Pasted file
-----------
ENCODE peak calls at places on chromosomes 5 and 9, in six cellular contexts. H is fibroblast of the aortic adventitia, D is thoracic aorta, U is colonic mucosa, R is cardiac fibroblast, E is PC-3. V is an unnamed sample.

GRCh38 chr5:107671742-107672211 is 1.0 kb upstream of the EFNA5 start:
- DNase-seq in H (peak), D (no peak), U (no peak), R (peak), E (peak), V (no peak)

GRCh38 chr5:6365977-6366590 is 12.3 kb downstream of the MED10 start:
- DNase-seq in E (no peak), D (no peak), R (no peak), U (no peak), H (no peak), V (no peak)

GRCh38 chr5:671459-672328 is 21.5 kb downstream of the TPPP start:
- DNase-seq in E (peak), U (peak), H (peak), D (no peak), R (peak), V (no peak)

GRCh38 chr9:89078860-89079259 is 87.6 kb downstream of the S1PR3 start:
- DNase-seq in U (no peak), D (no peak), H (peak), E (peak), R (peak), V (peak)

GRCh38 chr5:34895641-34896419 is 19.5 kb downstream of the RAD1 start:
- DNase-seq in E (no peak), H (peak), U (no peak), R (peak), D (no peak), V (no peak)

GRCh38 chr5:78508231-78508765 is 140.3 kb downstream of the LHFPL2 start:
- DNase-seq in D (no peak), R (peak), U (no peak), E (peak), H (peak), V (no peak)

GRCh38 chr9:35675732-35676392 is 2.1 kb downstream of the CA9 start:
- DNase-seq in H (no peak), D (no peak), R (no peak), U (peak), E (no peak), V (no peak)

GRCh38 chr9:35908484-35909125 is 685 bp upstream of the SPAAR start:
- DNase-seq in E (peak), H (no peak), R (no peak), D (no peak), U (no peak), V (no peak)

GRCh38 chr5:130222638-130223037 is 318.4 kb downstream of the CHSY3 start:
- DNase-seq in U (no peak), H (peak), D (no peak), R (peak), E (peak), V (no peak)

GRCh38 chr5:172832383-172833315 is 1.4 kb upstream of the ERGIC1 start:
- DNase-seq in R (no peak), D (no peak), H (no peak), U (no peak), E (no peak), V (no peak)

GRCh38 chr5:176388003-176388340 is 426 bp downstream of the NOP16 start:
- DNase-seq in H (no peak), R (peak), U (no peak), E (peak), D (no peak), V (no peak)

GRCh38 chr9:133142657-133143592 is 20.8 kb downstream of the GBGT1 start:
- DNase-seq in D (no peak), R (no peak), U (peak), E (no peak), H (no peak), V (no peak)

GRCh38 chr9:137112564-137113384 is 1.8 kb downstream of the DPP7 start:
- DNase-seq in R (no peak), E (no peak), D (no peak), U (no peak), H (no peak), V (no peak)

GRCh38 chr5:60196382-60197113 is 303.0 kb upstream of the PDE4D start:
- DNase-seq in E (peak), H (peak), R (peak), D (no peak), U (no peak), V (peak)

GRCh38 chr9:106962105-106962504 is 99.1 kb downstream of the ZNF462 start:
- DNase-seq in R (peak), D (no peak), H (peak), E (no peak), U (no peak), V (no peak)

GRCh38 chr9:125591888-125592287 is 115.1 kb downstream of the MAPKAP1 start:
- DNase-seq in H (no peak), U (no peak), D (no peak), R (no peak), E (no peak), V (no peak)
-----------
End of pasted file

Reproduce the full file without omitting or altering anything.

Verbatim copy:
ENCODE peak calls at places on chromosomes 5 and 9, in six cellular contexts. H is fibroblast of the aortic adventitia, D is thoracic aorta, U is colonic mucosa, R is cardiac fibroblast, E is PC-3. V is an unnamed sample.

GRCh38 chr5:107671742-107672211 is 1.0 kb upstream of the EFNA5 start:
- DNase-seq in H (peak), D (no peak), U (no peak), R (peak), E (peak), V (no peak)

GRCh38 chr5:6365977-6366590 is 12.3 kb downstream of the MED10 start:
- DNase-seq in E (no peak), D (no peak), R (no peak), U (no peak), H (no peak), V (no peak)

GRCh38 chr5:671459-672328 is 21.5 kb downstream of the TPPP start:
- DNase-seq in E (peak), U (peak), H (peak), D (no peak), R (peak), V (no peak)

GRCh38 chr9:89078860-89079259 is 87.6 kb downstream of the S1PR3 start:
- DNase-seq in U (no peak), D (no peak), H (peak), E (peak), R (peak), V (peak)

GRCh38 chr5:34895641-34896419 is 19.5 kb downstream of the RAD1 start:
- DNase-seq in E (no peak), H (peak), U (no peak), R (peak), D (no peak), V (no peak)

GRCh38 chr5:78508231-78508765 is 140.3 kb downstream of the LHFPL2 start:
- DNase-seq in D (no peak), R (peak), U (no peak), E (peak), H (peak), V (no peak)

GRCh38 chr9:35675732-35676392 is 2.1 kb downstream of the CA9 start:
- DNase-seq in H (no peak), D (no peak), R (no peak), U (peak), E (no peak), V (no peak)

GRCh38 chr9:35908484-35909125 is 685 bp upstream of the SPAAR start:
- DNase-seq in E (peak), H (no peak), R (no peak), D (no peak), U (no peak), V (no peak)

GRCh38 chr5:130222638-130223037 is 318.4 kb downstream of the CHSY3 start:
- DNase-seq in U (no peak), H (peak), D (no peak), R (peak), E (peak), V (no peak)

GRCh38 chr5:172832383-172833315 is 1.4 kb upstream of the ERGIC1 start:
- DNase-seq in R (no peak), D (no peak), H (no peak), U (no peak), E (no peak), V (no peak)

GRCh38 chr5:176388003-176388340 is 426 bp downstream of the NOP16 start:
- DNase-seq in H (no peak), R (peak), U (no peak), E (peak), D (no peak), V (no peak)

GRCh38 chr9:133142657-133143592 is 20.8 kb downstream of the GBGT1 start:
- DNase-seq in D (no peak), R (no peak), U (peak), E (no peak), H (no peak), V (no peak)

GRCh38 chr9:137112564-137113384 is 1.8 kb downstream of the DPP7 start:
- DNase-seq in R (no peak), E (no peak), D (no peak), U (no peak), H (no peak), V (no peak)

GRCh38 chr5:60196382-60197113 is 303.0 kb upstream of the PDE4D start:
- DNase-seq in E (peak), H (peak), R (peak), D (no peak), U (no peak), V (peak)

GRCh38 chr9:106962105-106962504 is 99.1 kb downstream of the ZNF462 start:
- DNase-seq in R (peak), D (no peak), H (peak), E (no peak), U (no peak), V (no peak)

GRCh38 chr9:125591888-125592287 is 115.1 kb downstream of the MAPKAP1 start:
- DNase-seq in H (no peak), U (no peak), D (no peak), R (no peak), E (no peak), V (no peak)